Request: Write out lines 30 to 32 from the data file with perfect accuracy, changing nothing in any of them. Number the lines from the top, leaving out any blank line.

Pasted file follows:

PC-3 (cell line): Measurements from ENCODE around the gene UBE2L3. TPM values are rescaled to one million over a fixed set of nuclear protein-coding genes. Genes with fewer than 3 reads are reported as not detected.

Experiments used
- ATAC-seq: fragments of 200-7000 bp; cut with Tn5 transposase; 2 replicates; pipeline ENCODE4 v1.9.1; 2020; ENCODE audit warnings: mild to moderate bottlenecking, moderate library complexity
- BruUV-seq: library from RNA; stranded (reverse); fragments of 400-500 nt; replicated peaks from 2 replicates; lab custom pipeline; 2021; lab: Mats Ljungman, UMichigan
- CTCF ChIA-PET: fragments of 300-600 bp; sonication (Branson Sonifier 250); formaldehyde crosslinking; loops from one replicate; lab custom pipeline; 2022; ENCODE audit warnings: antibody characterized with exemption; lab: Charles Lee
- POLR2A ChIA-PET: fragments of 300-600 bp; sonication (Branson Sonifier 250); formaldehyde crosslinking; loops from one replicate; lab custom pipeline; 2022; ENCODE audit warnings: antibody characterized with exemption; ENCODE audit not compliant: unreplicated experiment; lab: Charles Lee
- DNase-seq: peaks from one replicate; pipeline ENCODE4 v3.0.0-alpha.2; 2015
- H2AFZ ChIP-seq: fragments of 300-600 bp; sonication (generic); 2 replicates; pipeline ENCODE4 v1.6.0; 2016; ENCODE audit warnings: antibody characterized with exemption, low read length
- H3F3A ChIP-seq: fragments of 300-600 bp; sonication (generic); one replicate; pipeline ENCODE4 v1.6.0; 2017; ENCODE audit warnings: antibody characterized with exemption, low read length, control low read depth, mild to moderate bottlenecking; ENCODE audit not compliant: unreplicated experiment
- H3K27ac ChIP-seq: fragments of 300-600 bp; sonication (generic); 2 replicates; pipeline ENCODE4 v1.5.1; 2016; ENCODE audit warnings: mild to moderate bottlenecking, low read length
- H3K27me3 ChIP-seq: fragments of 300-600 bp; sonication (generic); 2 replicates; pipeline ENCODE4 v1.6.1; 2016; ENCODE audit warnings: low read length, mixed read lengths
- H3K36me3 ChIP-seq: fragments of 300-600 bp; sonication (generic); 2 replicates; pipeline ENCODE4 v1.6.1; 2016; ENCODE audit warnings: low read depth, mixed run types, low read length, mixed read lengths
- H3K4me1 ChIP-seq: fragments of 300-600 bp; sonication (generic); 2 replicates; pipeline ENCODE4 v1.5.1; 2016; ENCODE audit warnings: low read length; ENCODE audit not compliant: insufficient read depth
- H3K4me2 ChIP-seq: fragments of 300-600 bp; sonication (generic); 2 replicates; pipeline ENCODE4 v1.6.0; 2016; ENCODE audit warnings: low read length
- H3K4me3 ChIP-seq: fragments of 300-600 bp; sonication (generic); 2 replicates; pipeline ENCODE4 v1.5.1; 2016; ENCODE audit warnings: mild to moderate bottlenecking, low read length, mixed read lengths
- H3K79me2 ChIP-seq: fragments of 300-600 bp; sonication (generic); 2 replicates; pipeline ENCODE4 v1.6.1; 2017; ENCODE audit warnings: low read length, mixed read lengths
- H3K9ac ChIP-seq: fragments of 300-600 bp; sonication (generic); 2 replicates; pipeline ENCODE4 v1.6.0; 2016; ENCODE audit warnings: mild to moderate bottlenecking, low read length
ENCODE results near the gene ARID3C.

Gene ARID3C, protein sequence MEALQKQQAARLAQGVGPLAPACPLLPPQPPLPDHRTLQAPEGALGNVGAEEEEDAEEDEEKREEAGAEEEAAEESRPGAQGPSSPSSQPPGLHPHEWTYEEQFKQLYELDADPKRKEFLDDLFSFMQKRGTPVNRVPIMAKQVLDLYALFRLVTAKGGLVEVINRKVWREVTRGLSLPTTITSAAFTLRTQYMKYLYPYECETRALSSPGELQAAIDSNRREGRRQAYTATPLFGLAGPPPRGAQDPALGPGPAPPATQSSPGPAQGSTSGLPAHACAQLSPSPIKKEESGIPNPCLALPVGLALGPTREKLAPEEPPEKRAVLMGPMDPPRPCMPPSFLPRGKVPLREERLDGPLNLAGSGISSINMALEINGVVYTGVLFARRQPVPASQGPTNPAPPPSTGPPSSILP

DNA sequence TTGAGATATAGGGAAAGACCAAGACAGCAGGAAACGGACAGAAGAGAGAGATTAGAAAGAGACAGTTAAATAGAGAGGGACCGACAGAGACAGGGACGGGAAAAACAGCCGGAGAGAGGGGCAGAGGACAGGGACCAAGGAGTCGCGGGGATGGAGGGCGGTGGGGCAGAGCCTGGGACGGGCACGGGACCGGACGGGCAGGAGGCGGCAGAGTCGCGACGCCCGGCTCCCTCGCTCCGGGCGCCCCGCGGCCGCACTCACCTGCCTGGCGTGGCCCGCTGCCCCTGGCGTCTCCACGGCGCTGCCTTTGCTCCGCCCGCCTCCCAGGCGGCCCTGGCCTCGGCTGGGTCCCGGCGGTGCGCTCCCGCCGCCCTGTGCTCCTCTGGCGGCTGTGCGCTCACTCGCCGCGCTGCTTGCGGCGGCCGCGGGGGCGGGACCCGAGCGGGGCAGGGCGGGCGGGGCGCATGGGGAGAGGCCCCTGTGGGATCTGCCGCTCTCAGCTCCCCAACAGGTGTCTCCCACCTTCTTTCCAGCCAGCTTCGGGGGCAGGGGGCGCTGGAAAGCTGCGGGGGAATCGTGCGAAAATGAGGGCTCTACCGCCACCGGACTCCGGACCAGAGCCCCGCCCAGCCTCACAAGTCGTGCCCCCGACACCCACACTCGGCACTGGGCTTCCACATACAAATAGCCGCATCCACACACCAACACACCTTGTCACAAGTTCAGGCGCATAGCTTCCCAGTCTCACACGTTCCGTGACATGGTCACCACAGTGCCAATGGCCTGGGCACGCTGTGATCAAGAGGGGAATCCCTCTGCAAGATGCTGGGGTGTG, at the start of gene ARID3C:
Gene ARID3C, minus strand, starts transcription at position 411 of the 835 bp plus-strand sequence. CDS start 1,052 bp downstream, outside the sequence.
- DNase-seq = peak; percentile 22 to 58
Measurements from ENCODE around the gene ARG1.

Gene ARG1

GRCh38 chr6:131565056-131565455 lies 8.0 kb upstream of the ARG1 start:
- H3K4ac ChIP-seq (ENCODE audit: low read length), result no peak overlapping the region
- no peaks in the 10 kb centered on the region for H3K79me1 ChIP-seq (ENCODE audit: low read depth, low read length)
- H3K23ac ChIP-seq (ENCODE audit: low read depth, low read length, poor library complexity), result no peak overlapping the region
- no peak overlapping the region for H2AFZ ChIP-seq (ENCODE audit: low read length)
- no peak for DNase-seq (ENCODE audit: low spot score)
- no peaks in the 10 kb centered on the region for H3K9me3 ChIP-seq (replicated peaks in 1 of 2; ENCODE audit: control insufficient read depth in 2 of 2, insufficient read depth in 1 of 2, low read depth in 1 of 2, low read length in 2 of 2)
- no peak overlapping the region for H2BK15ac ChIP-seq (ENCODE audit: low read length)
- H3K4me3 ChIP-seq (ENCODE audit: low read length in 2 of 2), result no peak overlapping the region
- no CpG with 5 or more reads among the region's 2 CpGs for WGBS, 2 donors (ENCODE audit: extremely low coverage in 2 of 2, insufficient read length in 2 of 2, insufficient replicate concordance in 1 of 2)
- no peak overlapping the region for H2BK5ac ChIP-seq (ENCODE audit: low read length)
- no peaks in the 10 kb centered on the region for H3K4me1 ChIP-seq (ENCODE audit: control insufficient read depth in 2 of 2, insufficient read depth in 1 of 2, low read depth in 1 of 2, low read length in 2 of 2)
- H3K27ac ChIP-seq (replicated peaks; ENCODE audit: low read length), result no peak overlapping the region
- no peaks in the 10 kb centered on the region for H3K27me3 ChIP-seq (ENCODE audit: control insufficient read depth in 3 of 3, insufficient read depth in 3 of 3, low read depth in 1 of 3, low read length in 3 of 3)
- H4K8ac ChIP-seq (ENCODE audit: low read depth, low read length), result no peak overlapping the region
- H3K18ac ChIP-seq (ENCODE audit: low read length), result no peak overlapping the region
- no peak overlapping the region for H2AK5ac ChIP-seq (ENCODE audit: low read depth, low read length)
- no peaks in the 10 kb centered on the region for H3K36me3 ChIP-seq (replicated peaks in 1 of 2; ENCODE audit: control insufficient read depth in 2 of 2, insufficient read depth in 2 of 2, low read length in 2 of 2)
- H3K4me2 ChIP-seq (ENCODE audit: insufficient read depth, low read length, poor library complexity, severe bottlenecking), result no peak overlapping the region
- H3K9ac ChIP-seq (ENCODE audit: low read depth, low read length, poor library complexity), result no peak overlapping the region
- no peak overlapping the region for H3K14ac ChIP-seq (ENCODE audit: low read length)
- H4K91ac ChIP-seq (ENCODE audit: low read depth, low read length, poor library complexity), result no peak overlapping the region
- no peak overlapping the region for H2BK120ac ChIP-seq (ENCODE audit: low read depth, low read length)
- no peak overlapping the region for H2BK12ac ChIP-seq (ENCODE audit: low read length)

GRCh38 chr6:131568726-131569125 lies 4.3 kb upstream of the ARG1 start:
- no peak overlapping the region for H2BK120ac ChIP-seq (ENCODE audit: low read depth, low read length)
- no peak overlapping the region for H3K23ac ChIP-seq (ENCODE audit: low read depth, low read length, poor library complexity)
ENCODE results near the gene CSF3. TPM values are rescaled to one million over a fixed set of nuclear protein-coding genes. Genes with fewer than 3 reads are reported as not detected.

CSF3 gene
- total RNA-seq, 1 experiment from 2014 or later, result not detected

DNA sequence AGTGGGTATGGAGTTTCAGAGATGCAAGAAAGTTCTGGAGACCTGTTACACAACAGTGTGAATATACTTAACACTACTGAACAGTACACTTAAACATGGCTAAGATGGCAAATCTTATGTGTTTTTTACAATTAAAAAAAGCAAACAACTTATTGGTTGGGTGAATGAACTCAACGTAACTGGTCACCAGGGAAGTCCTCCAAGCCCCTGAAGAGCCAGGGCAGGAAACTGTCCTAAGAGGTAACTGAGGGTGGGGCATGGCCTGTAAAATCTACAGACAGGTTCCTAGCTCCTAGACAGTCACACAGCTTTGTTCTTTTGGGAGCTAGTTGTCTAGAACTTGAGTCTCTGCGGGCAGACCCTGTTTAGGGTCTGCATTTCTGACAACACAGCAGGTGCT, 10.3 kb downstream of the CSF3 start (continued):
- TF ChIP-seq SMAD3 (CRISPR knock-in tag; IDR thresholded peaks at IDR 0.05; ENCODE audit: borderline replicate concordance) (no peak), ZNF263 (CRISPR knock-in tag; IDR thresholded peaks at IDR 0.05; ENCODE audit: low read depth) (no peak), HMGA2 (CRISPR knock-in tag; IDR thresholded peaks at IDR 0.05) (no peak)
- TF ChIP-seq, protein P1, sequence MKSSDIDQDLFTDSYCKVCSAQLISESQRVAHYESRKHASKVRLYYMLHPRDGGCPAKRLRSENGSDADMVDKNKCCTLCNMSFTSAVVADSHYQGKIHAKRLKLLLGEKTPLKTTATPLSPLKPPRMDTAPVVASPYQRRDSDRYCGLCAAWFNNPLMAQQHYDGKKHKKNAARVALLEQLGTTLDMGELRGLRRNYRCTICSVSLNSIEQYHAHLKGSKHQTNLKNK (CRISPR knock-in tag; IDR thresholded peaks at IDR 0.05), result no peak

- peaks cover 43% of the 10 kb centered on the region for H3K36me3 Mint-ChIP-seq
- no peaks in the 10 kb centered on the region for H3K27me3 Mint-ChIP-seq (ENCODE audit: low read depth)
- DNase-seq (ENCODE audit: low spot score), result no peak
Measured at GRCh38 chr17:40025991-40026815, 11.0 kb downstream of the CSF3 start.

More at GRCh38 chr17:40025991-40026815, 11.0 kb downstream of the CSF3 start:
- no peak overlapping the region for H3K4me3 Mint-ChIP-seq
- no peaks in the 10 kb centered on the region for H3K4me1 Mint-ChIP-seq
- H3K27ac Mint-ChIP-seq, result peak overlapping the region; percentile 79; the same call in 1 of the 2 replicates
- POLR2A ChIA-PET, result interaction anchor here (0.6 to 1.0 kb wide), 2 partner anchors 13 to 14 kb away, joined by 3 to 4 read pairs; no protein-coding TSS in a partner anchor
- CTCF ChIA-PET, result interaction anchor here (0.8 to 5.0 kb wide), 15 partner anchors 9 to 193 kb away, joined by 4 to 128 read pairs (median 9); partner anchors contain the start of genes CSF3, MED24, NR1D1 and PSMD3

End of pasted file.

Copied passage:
- no peak for DNase-seq (ENCODE audit: low spot score)
- no peaks in the 10 kb centered on the region for H3K9me3 ChIP-seq (replicated peaks in 1 of 2; ENCODE audit: control insufficient read depth in 2 of 2, insufficient read depth in 1 of 2, low read depth in 1 of 2, low read length in 2 of 2)
- no peak overlapping the region for H2BK15ac ChIP-seq (ENCODE audit: low read length)